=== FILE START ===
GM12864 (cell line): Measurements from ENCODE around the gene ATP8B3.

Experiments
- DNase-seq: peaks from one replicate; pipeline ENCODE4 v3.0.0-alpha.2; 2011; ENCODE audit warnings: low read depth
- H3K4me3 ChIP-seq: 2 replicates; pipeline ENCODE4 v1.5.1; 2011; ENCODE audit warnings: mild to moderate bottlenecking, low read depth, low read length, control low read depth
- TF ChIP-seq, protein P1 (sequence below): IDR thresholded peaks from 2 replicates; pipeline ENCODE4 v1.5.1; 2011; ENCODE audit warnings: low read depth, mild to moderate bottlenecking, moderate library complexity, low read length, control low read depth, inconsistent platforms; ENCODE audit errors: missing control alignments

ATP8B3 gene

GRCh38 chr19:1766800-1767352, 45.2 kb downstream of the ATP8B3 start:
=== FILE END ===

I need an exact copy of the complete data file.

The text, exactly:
GM12864 (cell line): Measurements from ENCODE around the gene ATP8B3.

Experiments
- DNase-seq: peaks from one replicate; pipeline ENCODE4 v3.0.0-alpha.2; 2011; ENCODE audit warnings: low read depth
- H3K4me3 ChIP-seq: 2 replicates; pipeline ENCODE4 v1.5.1; 2011; ENCODE audit warnings: mild to moderate bottlenecking, low read depth, low read length, control low read depth
- TF ChIP-seq, protein P1 (sequence below): IDR thresholded peaks from 2 replicates; pipeline ENCODE4 v1.5.1; 2011; ENCODE audit warnings: low read depth, mild to moderate bottlenecking, moderate library complexity, low read length, control low read depth, inconsistent platforms; ENCODE audit errors: missing control alignments

ATP8B3 gene

GRCh38 chr19:1766800-1767352, 45.2 kb downstream of the ATP8B3 start: